• 2 inches ginger
  • 2 green chillies split
  • 1 clove garlic (optional)
  • 1 tsp cumin seeds
  • 1 tsp chilli powder (use more if you like)
  • 1/2 tsp turmeric powder
  • 1.5 tsp garam masala powder
  • Salt to taste
  • 2 tbsp oil
  • Coriander / Cilantro for garnish


  1. Soak the daal in water for about 2 hours and pressure cook the daal for about 5 whistles .
  2. Chop the onion roughly along with the ginger and garlic
  3. Heat 1 tsp oil in a pan and when the oil is hot enough add the onions
  4. When the onions start tuning golden add the ginger and garlic and saute for a few minutes.
  5. Chop the tomato into rough pieces
  6. When the onions cool down, grind the onion mixture along with the tomatoes into a smooth paste
  7. Heat the remaining oil in a kadai and when the oil is hot enough add the cumin seeds
  8. When the cumin seeds start spluttering, add the onion/tomato mixture and saute till the oil starts leaving the sides of the pan
  9. Add the turmeric and chilli powder and mix well.
  10. At this stage, add the tomato paste and mix well
  11. Add the cooked daals and salt and mix well.
  12. If the mixture is too thick add some water  to get a daal like consistency.
  13. Add the chopped coriander and cook for a few minutes.
  14. Serve  over rice or with rotis.

Bell Pepper / Capsicum Pulao

I whipped up this simple dish because I was too tired to spend much time in the kitchen today. I love bell peppers aka capsicum and rather than making a traditional vegetable pulao I decided to make user of the wholesome flavor of the green bell peppers. I added my healthy twist by using brown rice and nutella soy chunks. Soy chunks basically take the taste of whatever they are being cooked with this was a good addition to what might have otherwise been a very ordinary dish.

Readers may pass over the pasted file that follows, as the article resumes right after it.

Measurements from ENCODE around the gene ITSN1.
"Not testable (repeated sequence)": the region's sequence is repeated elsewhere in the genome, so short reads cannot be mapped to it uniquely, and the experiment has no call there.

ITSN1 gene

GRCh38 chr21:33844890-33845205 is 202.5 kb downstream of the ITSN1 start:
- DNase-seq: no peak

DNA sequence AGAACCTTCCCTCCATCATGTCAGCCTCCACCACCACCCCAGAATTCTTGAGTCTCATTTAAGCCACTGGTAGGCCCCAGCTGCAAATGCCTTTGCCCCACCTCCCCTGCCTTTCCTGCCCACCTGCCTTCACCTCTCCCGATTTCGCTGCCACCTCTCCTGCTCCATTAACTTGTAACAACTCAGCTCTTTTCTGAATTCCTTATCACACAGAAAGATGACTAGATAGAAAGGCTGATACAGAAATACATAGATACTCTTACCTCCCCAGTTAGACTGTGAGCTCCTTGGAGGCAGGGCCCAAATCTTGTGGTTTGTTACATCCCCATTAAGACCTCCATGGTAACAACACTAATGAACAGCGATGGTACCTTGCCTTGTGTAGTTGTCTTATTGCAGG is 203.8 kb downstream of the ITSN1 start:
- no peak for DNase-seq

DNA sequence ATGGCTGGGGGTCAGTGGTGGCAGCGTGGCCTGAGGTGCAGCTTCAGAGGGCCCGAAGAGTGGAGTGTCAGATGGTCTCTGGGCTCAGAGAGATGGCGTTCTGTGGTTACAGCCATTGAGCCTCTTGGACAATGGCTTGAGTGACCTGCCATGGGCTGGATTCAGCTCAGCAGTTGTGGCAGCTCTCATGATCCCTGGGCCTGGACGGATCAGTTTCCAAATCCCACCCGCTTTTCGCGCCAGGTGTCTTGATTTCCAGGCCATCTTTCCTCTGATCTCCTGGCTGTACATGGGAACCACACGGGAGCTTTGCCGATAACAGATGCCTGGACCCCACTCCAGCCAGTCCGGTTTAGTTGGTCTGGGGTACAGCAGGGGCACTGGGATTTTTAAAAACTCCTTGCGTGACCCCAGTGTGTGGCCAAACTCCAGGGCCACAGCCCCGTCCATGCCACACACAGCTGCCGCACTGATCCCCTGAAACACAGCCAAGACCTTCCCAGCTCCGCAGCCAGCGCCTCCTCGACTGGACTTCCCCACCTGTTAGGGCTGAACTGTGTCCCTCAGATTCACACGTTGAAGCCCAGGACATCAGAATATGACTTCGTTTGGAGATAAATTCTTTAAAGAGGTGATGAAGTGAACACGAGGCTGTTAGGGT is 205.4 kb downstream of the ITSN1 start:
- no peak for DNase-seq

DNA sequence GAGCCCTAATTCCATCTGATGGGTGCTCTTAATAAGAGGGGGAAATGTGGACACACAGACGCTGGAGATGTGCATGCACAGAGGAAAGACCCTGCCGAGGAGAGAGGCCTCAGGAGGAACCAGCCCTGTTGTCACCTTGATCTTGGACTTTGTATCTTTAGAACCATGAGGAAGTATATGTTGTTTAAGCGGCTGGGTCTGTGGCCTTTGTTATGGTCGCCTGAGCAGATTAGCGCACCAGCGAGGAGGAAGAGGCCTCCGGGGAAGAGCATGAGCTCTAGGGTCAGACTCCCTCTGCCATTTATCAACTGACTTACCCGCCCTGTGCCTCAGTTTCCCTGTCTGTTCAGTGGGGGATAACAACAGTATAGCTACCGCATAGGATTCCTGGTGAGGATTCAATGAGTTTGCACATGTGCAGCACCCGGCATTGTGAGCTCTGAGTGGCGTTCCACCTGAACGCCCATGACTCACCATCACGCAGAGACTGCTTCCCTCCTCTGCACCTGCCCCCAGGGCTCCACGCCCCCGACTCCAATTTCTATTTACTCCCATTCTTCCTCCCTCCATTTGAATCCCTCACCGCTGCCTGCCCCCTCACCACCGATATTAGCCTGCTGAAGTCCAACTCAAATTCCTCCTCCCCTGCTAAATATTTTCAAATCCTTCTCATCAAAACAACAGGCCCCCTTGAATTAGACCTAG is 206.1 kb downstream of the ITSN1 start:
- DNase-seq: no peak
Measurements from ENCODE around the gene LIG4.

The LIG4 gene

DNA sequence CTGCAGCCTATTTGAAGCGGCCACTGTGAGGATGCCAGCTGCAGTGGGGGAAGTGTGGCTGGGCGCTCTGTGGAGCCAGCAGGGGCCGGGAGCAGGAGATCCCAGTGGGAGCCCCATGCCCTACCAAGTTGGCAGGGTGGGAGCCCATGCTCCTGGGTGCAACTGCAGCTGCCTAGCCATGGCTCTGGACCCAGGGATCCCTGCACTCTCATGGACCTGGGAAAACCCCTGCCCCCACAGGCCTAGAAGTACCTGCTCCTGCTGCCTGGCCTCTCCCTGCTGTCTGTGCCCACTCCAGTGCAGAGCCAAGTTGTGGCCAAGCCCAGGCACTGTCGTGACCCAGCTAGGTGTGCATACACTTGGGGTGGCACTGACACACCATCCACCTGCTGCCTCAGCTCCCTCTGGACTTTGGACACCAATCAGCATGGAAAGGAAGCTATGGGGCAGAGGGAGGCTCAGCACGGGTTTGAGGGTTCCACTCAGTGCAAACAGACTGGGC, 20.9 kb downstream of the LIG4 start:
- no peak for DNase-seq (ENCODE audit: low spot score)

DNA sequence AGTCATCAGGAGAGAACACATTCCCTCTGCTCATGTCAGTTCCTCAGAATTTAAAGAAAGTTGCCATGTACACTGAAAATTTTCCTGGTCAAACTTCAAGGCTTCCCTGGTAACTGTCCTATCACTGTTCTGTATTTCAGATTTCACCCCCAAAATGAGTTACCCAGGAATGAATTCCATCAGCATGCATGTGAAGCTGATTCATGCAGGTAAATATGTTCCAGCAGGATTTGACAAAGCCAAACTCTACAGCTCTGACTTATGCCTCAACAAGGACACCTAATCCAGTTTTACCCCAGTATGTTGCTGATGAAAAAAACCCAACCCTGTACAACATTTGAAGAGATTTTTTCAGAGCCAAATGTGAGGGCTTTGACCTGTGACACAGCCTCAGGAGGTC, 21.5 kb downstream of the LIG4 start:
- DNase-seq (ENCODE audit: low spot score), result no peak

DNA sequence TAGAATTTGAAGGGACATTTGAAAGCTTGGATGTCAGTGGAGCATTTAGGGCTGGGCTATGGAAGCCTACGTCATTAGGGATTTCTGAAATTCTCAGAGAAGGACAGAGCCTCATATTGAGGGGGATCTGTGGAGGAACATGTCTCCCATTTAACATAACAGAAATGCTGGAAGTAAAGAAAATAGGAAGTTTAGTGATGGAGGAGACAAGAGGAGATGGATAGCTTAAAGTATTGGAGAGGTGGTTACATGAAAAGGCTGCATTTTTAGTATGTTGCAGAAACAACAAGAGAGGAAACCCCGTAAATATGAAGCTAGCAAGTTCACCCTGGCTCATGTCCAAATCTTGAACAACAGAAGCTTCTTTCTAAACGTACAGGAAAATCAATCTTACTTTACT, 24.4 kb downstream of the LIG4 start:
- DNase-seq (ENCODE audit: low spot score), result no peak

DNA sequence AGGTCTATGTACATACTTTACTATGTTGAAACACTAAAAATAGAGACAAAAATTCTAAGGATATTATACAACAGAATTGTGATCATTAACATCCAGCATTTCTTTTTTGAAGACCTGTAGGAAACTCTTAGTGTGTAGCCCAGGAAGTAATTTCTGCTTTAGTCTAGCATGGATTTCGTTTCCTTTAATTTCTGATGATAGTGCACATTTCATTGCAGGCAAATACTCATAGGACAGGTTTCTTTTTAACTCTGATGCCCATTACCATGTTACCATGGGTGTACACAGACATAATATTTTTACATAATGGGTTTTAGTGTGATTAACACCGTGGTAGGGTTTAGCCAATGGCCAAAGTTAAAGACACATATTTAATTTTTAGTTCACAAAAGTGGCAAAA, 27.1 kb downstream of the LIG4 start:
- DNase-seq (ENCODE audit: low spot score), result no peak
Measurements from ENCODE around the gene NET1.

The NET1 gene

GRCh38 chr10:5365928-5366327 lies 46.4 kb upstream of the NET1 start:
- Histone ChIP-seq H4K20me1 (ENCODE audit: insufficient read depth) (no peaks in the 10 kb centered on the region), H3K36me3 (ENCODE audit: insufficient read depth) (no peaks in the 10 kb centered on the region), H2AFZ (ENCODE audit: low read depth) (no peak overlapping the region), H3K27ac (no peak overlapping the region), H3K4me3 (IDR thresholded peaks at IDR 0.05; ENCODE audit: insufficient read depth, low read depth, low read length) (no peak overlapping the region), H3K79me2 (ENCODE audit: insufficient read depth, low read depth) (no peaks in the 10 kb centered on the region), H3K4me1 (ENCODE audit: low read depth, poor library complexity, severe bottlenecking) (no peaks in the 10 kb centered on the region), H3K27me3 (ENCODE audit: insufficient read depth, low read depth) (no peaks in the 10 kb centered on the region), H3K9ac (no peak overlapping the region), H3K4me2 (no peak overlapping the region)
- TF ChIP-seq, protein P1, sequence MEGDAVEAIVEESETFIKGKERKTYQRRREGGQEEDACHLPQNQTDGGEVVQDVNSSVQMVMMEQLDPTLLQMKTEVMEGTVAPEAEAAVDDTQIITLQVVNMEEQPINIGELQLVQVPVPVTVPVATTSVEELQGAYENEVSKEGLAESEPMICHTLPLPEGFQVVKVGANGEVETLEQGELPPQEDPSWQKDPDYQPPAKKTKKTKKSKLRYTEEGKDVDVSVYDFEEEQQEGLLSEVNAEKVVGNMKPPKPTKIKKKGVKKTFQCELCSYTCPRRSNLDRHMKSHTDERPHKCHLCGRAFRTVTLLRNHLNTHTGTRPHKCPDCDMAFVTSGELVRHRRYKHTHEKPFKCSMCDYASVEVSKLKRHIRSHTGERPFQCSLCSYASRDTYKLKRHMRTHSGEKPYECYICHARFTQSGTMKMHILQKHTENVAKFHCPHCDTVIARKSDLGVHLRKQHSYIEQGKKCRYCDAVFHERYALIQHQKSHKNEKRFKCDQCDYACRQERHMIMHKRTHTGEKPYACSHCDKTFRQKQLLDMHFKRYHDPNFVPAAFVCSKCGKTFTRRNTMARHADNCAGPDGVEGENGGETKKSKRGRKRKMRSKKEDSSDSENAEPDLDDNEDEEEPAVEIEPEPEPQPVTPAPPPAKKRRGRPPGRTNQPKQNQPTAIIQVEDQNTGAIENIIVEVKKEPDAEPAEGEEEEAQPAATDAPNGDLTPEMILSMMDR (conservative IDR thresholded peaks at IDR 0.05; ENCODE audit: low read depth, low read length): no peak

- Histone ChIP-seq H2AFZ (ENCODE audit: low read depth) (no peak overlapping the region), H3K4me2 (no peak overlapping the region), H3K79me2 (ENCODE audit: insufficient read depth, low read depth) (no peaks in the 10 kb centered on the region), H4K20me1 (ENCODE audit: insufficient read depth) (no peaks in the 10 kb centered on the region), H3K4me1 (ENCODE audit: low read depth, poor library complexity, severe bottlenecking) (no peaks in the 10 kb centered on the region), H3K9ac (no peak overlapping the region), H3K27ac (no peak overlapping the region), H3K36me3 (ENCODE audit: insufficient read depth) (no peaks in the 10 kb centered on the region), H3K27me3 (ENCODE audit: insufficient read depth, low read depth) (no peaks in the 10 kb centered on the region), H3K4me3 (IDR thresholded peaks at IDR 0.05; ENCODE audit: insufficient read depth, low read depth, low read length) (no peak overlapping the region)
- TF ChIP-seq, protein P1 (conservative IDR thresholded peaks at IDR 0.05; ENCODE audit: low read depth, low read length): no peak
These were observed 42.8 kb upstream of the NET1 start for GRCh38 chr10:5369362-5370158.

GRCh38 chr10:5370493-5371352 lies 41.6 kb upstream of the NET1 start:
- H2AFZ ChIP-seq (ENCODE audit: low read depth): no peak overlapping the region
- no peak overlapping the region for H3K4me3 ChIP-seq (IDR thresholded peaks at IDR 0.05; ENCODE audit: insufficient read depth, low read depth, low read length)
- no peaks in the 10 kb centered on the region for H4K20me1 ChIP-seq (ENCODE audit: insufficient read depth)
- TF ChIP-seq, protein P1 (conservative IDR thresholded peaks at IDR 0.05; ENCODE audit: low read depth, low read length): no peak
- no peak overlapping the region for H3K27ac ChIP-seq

Bell Pepper Pulao


  • 1.5 Cup of cooked brown basmati rice. [You can use the white basmati rice]
  • 2 Chillies – cut lengthwise
  • 1 tsp of finely minced ginger
  • 1 clove finely minced garlic [This is optional]
  • 5-10 pepper corns
  • 1 finely chopped onion
  • 2 green bell peppers – cubed in small pieces
  • 15-20 soy chunks [ Substitute this with paneer if you don’t like soy chunks]
  • Salt to taste
  • 1 tsp cumin seeds
  • 4 cloves
  • 2 small cinnamon sticks [I broke 1 long stick into half]
  • 1/2 tsp turmeric powder
  • 1.5 tsp red Chilli powder
  • 1 tsp garam masala powder
  • 1 tbsp Olive oil [ Can be substituted with any kind of vegetable oil]


  • Add salt to boiling water and soak the soy chunks in the water
  • Add the oil to a non-stick pan and when it is hot enough add the cumin seeds
  • Follow this with the cinnamon, cloves and the black pepper corns and saute for a few seconds.
  • Add the onions, green chillies and garlic and saute till the onions start turning translucent
  • At this point, add the bell peppers / capsicum